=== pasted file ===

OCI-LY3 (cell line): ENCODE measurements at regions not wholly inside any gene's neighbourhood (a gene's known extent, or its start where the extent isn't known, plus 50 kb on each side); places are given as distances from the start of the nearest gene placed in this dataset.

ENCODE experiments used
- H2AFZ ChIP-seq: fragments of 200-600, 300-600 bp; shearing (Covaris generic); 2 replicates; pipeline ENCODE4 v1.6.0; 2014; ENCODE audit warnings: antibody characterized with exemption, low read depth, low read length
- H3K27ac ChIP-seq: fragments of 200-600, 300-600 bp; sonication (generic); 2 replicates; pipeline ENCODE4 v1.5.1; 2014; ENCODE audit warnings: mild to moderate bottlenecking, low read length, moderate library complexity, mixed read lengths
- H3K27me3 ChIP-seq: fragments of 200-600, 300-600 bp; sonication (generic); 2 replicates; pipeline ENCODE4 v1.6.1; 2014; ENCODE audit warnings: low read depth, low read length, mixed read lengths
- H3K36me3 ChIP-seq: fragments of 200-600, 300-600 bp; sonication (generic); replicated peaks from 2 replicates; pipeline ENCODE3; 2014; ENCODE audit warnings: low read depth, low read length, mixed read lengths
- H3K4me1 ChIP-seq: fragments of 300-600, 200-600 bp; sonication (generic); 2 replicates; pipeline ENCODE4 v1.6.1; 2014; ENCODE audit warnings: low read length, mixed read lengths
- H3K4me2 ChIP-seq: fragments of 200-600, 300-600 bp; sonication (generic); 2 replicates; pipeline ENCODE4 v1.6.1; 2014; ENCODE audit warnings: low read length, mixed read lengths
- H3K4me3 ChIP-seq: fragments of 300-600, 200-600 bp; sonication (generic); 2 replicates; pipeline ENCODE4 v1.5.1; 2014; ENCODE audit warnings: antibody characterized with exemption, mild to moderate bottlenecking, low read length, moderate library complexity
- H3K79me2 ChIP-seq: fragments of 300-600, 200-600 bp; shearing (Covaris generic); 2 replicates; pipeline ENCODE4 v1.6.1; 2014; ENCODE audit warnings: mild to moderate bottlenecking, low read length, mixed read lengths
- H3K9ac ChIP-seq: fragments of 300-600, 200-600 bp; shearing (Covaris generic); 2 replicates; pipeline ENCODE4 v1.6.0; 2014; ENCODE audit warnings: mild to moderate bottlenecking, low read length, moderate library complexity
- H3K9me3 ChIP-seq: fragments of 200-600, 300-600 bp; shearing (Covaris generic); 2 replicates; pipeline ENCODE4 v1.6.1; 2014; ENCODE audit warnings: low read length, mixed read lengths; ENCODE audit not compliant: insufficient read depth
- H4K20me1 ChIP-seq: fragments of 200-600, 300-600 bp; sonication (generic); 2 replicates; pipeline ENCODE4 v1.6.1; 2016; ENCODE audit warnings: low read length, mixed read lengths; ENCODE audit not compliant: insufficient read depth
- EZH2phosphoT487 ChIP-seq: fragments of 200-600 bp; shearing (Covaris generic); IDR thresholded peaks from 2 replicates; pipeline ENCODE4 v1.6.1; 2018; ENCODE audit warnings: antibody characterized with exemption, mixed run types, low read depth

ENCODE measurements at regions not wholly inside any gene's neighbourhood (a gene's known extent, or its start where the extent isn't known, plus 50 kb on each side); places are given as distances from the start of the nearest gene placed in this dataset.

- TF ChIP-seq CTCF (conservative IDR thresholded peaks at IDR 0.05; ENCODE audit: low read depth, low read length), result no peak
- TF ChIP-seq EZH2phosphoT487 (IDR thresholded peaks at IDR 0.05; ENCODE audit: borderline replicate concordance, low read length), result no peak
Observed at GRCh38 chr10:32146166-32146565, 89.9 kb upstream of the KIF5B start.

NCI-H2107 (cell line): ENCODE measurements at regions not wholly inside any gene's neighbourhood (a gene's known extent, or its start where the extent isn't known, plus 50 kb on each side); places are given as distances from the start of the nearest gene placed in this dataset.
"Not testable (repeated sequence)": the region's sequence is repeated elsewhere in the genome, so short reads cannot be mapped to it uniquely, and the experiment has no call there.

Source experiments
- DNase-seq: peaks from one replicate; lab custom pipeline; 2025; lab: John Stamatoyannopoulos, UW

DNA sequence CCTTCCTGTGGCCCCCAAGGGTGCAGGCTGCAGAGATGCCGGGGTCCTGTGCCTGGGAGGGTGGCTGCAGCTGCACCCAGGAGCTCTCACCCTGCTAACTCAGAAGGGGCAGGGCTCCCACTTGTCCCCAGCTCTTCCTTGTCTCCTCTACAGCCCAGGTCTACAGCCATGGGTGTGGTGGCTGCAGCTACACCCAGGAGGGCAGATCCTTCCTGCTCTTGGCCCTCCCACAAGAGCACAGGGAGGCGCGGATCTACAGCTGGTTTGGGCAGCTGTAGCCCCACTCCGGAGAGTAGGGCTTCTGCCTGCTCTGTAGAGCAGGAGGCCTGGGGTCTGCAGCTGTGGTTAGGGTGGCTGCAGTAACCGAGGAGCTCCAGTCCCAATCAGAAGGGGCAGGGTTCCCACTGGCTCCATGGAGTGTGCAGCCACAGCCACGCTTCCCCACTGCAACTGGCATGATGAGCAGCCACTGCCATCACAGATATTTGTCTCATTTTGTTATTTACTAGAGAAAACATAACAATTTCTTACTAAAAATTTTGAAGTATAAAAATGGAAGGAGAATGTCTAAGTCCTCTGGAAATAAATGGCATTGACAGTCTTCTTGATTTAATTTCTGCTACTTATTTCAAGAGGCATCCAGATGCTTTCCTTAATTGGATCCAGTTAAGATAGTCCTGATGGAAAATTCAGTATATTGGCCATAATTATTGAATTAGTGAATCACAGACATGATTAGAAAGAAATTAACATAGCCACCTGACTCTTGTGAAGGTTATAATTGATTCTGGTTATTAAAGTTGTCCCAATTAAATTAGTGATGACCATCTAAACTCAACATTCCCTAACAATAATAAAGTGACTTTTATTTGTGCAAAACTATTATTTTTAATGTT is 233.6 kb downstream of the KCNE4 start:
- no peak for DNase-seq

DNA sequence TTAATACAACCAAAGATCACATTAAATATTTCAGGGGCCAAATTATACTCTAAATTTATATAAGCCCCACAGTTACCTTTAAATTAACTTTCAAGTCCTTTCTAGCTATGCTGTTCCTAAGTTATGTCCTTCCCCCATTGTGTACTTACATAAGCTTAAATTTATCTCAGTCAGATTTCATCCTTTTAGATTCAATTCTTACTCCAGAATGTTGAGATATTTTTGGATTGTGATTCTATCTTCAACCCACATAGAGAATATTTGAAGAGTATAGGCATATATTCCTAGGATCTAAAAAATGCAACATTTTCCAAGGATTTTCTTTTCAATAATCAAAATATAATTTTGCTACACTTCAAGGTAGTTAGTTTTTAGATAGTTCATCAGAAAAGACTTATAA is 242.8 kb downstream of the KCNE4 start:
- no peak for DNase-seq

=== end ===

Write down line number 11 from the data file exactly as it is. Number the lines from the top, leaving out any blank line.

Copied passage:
- H3K9ac ChIP-seq: fragments of 300-600, 200-600 bp; shearing (Covaris generic); 2 replicates; pipeline ENCODE4 v1.6.0; 2014; ENCODE audit warnings: mild to moderate bottlenecking, low read length, moderate library complexity